Helping students learn how to listen

By , Staff writer of The Christian Science Monitor

``Civil defense against media fallout'' is what Marshall McLuhan hoped the schools would provide one day. And to that end, Tony Schwartz has been doing his part. For the past two years, for example, Mr. Schwartz has helped students at his son's high school fulfill the school's public-service requirement by making spots for local radio stations.

One young man did a public service spot on the homeless, and Schwartz has kept the tapes - not only of the ads (which are amazingly professional) but of students talking about their projects as well.

``It gives you a whole new perspective on all ads,'' one student said. ``Instead of just thinking whether or not you like an ad, you think of how it works.''

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``It gives you the ability to discriminate between these mes sages that are being shot at you left and right by the media today,'' said another, whose spot was on President Reagan's Strategic Defense Initiative.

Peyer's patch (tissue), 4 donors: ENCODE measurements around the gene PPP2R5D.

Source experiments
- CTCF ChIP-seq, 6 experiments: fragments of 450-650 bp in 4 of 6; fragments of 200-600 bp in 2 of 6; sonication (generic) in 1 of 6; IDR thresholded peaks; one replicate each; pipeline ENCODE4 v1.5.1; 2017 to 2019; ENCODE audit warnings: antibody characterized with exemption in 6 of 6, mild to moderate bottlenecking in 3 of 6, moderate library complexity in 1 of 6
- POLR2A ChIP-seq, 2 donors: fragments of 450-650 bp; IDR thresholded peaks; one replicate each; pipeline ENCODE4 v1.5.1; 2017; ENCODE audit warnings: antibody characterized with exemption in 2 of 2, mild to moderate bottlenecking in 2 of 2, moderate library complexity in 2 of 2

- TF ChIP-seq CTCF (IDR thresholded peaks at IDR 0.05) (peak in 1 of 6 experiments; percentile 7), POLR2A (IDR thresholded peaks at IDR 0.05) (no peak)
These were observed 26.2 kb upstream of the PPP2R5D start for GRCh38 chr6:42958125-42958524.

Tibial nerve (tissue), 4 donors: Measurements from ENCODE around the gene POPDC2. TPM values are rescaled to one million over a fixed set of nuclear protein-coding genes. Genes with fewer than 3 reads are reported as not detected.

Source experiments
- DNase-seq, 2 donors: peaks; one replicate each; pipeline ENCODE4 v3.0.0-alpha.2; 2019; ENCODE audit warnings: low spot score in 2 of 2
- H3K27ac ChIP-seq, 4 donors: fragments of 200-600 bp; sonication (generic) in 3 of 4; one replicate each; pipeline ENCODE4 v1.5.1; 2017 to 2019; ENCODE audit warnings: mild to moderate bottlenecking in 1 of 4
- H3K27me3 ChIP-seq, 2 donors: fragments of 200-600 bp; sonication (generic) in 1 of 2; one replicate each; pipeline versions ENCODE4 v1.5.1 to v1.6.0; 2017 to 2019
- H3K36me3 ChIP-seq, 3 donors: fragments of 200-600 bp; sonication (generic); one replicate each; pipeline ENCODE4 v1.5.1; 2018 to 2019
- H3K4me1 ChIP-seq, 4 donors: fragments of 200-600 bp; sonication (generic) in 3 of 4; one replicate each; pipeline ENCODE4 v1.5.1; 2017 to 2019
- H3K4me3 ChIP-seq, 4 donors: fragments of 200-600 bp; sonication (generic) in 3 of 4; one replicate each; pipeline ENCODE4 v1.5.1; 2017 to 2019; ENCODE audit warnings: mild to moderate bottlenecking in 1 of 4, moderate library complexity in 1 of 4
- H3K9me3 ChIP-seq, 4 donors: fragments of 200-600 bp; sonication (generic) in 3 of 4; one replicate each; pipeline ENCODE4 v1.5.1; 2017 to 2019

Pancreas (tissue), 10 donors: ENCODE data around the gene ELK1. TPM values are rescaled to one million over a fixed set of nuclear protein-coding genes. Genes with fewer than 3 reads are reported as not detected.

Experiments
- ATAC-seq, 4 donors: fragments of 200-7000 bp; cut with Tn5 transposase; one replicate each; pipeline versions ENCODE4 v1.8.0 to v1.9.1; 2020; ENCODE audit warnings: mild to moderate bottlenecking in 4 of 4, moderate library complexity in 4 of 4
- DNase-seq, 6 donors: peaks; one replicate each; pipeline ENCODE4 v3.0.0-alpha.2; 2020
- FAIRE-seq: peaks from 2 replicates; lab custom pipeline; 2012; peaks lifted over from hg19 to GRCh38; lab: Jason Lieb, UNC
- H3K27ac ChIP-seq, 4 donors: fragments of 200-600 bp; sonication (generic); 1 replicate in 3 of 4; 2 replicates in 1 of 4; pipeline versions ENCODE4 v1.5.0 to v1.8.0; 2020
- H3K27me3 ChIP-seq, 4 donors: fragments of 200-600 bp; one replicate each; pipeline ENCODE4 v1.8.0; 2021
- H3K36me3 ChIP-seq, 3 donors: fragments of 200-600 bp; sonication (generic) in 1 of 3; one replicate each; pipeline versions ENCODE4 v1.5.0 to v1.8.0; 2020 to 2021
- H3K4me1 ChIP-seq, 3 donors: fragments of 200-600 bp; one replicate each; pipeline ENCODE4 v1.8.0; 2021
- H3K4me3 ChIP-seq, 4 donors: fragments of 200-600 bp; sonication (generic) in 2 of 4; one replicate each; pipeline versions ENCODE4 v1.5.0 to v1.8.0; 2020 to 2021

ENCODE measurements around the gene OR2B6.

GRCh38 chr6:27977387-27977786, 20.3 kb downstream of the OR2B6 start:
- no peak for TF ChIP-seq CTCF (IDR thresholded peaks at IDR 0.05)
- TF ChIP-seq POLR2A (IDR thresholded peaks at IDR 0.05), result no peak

Schwartz has also used media projects to help children labeled ``poor listeners.'' The conventional way of working with such children is to give them things to listen to, ``which doesn't make any sense because they are poor listeners,'' Schwartz says. ``So I would get them involved in things where listening was a byproduct.''

In one project, he gave the children 60 tape-recorded sounds to turn into a story. (``You can't edit tape without listening.'') In another, they made biographies on tape. ``One kid did a story on the death of his grandfather, which I would put up against any piece of art,'' Schwartz says.

Parents called the school and asked, ```What are you doing to our kids? They are now listening at home,''' he adds.

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